8. The Probatic, or sheep-pool, called in Hebrew Bethsaida.

This was the finest and largest in ancient Jerusalem. Here the sheep destined for sacrifice in the Temple were washed. It was surrounded by five galleries, for the reception of the sick of every sort who came thither in the hope of a cure.

“ An angel,” says the evangelist, “ went down at a certain season into the pool, and troubled the water : whosoever then first after the troubling of the water stepped in, was made whole of whatsoever disease he had.”

Here it was that Christ, seeing a man “ who had an infirmity thirty eight years,” lying on the ground, asked him if he wished to be made whole; and, on his reply



that there was no one to put him into the pool when the water was troubled, he said to him : “Rise, take up thy bed and walk ;" which the impotent man instantly did.

This pool is about one hundred and fifty feet long and forty wide. It is separated from the precincts of the Temple by a thick wall only. It is now dry, partly filled up, and planted with flowers and fruit-trees. Some of the arcades are still to be seen. This is almost the only relic of the time of Solomon.

But little remains to be said, my dear friend, to give you a complete idea of Jerusalem. When once you are in it, that appearance of grandeur which strikes at a distance, that momentary illusion produced by the imposing aspect of the domes, the mosques, the minarets, overtopping the other buildings are all over; Jerusalem appears, to a greater degree than it is in reality, a city of rubbish and ruins. Its square houses, in general small, low, without external windows, covered with a flat terraced roof, above which sometimes rises a little rotunda, look like a heap of stones piled up for the purpose of building a dwelling, rather than a dwelling itself, and produce a most melancholy effect. What are called streets are nothing but narrow, dirty lanes, most offensively irregular throughout their whole length.

The best built quarter is that of the Armenians : some cleanliness is kept up there, and there is even a certain look of comfort, which only serves to make the other parts of the city appear the more hideous.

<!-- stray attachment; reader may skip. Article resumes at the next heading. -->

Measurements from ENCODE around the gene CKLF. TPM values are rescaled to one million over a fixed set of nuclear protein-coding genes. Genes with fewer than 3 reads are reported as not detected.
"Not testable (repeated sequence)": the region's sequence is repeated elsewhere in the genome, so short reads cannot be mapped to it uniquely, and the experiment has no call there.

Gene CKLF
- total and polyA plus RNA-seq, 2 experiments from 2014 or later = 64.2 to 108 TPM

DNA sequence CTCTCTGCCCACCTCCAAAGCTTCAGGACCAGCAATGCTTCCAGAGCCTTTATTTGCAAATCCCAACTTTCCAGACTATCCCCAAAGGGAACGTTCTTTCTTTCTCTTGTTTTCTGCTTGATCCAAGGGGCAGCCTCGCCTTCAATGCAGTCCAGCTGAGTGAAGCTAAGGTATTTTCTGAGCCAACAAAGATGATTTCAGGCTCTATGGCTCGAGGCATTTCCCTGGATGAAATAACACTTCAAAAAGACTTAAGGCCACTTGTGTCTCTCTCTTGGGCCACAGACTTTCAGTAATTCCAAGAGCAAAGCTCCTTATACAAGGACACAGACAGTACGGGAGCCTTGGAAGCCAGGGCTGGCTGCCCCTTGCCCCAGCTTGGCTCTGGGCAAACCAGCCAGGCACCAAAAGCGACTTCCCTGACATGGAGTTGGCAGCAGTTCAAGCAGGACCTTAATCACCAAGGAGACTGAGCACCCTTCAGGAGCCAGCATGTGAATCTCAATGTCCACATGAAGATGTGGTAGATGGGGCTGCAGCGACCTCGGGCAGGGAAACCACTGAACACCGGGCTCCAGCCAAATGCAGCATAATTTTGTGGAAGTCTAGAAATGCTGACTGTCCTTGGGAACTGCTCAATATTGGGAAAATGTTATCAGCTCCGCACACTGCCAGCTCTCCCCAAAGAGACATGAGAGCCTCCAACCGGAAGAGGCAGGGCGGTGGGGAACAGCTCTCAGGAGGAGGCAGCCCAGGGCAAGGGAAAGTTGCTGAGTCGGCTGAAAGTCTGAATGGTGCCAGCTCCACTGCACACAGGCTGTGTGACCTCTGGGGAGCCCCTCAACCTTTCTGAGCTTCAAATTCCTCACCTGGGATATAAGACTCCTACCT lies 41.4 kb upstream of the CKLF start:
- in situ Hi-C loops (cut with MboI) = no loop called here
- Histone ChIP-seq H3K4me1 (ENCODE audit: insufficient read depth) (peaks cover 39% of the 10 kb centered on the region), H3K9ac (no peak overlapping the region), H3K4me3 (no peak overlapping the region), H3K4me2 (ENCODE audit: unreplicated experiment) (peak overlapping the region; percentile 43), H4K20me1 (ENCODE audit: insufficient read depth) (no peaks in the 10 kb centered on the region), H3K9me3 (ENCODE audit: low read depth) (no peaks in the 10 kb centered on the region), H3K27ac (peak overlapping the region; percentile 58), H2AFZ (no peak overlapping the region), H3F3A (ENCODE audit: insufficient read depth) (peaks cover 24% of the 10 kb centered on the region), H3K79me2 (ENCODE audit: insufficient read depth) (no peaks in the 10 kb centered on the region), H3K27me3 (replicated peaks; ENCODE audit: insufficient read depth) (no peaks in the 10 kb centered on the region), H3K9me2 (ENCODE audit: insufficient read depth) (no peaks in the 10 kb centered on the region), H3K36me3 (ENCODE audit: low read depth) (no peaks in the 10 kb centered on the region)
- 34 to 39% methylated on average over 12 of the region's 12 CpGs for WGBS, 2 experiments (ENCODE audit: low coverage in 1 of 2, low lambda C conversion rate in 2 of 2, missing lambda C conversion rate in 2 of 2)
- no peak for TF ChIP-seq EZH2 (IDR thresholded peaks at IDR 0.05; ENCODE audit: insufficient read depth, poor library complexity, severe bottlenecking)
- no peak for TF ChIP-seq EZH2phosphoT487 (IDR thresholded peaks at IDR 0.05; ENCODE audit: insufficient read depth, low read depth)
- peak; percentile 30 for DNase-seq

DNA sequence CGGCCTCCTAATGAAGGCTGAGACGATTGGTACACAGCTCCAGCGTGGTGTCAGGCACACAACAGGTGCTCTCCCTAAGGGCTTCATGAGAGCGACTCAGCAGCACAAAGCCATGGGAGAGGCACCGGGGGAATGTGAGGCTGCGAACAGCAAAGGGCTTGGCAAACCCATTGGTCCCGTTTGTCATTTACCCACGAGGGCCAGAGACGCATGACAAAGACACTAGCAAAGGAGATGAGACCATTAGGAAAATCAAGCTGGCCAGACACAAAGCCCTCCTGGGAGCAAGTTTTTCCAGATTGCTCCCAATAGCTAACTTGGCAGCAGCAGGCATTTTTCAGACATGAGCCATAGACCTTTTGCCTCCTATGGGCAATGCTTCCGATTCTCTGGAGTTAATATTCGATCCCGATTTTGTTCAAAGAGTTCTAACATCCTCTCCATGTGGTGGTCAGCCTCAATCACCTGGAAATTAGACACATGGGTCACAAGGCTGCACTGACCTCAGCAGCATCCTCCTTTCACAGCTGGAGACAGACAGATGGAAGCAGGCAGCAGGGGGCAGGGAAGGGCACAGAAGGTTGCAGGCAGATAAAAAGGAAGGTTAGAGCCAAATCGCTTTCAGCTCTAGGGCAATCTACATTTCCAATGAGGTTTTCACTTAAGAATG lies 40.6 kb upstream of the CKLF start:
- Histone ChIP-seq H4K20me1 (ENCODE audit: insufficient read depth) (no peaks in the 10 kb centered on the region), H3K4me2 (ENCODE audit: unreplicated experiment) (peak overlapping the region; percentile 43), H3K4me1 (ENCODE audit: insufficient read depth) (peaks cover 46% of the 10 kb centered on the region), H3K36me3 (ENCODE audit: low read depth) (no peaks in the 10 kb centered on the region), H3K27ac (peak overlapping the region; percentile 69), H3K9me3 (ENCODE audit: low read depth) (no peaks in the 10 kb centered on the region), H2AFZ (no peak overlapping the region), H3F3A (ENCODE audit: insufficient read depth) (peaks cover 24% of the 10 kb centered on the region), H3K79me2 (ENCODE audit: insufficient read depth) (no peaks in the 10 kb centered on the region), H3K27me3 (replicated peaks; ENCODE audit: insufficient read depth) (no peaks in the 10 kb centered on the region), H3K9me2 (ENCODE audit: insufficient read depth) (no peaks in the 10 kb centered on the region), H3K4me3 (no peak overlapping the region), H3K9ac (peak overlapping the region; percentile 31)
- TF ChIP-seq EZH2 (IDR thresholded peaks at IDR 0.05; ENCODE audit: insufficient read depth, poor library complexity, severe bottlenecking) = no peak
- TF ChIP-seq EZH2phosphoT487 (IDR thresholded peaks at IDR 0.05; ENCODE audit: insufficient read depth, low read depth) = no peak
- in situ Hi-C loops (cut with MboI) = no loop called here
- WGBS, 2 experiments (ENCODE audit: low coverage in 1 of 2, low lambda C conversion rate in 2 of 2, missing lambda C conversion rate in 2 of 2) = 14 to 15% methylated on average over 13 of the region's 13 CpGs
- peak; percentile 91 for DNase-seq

There are three principal streets in Jerusalem.
The street of the Pillar gate, Hara Bab el Hamond,



which runs irregularly through the city from north to south;

The Via Dolorosa, Harat el Halam, still more irregular than the preceding. It commences at the gate of St. Stephen, passes before Pilate's house, and terminates at Calvary ;

The street of the Great Bazar, Souk el Kebiz.

The other streets are much smaller. Their names are :

The street of the Christians, Harat el Nassara, which leads from the Holy Sepulchre to the Latin convent of St. Saviour.

The street of the Turks, Harat el Muslemin.

The quarter of the Armenians, Harat el Asman, eastward of the tower of David.

The street of the Temple, Harat Bab Hotta.

The Public Quarter, Harat el Zahara, inhabited by persons of lewd life.

The quarter of the Tunisians, Harat el Maugrabé.

The number of these Tunisians is inconsiderable. It is asserted that they are descendants of the Moors expelled from Spain by Ferdinand and Isabella.

Lastly, the street of the Jews, Harat el Youd, where the slaughter-houses are situated. In this quarter, one of the dirtiest in the city, the Jews assemble for religious worship. My dragoman conducted me thither, and he assured me, by the way, that they are forbidden, on the severest penalties, and even on that of death itself, to pass the church of the Holy Sepulchre an assertion to which I could not possibly give credit.

Till the destruction of Jerusalem by Titus, the Temple